Bull Dunster's plans to build the green homes that the traditional development market will not fund (7 February, page 15) are to be applauded, and could be the thin end of what may become a sizeable wedge.
But he is not alone; a variation on this theme is known as "cohousing" and is about 25 years old. It originated in Scandinavia, has spread to the USA. The first UK cohousing scheme is under construction in Stroud, Gloucestershire (www.cohouses.net).

Unlike Bill's scheme (which presumably is driven by him), cohousing is driven by a group of like-minded individuals who form a development vehicle, appoint and brief consultants, obtain funding, are very active during procurement and construction, then move in and live as a community. With cohousing, the end user doesn't so much buy a house as join a community, and this community spirit is strengthened by the construction of a "common house" (not a community centre), shared by all the residents, and an integral feature of all cohousing schemes.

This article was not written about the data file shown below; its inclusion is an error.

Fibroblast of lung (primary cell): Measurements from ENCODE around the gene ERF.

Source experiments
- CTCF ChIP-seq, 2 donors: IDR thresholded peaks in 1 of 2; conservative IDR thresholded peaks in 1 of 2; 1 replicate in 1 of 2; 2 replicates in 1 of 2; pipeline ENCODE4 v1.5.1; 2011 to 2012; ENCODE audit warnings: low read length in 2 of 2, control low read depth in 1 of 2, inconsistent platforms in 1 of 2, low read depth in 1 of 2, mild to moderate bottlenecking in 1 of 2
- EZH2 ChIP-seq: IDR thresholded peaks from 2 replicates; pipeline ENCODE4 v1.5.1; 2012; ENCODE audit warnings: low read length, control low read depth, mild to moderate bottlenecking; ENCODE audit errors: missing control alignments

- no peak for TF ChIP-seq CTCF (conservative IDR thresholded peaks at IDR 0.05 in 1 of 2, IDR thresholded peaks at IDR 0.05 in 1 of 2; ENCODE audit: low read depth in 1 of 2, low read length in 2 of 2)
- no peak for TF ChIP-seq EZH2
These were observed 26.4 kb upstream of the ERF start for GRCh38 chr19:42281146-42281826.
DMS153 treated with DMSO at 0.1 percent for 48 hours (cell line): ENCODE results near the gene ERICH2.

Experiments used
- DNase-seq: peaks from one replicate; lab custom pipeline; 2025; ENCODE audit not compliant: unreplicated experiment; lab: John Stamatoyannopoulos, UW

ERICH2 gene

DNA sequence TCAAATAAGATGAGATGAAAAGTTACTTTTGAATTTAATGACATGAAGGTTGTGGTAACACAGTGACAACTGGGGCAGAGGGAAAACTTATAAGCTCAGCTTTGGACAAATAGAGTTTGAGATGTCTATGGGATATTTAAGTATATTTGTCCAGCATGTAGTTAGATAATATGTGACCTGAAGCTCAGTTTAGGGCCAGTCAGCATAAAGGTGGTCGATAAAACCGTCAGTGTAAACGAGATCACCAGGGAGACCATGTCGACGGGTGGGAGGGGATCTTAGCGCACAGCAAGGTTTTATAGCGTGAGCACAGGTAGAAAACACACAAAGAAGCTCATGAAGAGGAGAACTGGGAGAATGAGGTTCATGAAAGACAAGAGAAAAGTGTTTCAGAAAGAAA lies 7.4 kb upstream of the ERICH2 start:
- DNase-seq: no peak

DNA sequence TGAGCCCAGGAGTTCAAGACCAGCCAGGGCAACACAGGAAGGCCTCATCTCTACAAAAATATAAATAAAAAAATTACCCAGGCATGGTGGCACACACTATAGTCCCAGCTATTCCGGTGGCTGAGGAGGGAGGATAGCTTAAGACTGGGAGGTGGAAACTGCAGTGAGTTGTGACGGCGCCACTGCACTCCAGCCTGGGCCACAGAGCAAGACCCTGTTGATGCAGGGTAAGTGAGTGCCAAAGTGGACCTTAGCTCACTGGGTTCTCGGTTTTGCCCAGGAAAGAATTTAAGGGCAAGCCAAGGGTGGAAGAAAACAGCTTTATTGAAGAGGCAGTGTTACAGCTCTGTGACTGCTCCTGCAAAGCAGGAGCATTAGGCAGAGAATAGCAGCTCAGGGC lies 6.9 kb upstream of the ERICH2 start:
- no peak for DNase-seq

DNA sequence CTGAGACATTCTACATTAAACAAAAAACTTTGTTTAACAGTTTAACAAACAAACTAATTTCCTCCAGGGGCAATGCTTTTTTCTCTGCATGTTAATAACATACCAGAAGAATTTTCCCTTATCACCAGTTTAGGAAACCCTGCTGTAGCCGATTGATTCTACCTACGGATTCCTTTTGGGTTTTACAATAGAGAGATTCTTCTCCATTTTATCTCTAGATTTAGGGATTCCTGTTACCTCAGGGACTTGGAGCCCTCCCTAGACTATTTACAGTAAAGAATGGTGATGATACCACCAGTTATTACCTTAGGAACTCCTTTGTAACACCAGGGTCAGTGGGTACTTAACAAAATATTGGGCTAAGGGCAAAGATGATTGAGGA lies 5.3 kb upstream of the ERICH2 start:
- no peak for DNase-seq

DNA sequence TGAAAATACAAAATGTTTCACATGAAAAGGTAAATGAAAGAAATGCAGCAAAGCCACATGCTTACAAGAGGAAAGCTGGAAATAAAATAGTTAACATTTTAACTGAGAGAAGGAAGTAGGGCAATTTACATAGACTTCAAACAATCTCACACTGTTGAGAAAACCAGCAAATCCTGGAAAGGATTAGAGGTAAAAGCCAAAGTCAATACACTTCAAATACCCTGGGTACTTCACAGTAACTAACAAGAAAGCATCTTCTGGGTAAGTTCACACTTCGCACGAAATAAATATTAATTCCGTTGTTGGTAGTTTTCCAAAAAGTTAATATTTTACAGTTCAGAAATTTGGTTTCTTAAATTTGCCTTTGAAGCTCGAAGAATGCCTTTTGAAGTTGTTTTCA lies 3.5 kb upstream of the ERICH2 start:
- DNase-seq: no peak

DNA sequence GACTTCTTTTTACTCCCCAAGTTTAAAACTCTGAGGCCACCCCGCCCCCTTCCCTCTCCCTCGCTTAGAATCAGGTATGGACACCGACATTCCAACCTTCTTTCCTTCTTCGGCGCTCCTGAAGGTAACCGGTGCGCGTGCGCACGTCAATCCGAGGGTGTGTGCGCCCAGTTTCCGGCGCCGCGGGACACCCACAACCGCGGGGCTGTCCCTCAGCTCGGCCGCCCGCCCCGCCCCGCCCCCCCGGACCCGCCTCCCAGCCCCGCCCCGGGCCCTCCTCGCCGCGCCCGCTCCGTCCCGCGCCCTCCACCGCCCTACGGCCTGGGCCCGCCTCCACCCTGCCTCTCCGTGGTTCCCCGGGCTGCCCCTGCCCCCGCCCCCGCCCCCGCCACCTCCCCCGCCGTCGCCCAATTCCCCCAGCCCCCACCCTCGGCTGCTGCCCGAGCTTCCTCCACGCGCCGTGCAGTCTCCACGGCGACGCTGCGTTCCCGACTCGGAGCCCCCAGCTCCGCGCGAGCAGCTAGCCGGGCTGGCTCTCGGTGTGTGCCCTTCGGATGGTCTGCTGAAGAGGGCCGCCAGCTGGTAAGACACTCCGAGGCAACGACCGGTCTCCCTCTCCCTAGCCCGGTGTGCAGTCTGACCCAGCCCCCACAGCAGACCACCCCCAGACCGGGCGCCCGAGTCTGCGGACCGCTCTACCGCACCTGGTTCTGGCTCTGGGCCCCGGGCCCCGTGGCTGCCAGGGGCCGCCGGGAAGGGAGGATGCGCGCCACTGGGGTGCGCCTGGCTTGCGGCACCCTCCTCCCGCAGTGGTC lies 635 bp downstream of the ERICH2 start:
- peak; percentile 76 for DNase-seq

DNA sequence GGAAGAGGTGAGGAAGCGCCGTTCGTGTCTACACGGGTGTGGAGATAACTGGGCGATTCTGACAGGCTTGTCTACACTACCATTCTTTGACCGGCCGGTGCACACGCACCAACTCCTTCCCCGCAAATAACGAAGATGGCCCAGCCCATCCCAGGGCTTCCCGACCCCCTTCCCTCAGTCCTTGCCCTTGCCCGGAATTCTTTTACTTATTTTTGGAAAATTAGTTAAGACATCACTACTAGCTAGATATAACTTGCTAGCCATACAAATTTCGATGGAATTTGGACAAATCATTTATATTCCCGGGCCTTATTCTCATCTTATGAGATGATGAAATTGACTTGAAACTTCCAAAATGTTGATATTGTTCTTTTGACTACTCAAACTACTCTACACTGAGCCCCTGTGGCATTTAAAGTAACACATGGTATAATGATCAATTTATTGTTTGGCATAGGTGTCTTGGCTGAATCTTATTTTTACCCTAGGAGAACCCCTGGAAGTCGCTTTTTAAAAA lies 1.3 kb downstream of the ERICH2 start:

Cohousing gives residents the opportunity to collaborate on not just the design of their own homes, but the design of their community and, indeed, the interrelation of each other's lives. It might sound wacky, but one can't escape the feeling that a community created and proactively managed by its residents in this way will exist long after other forms of housing have come and gone.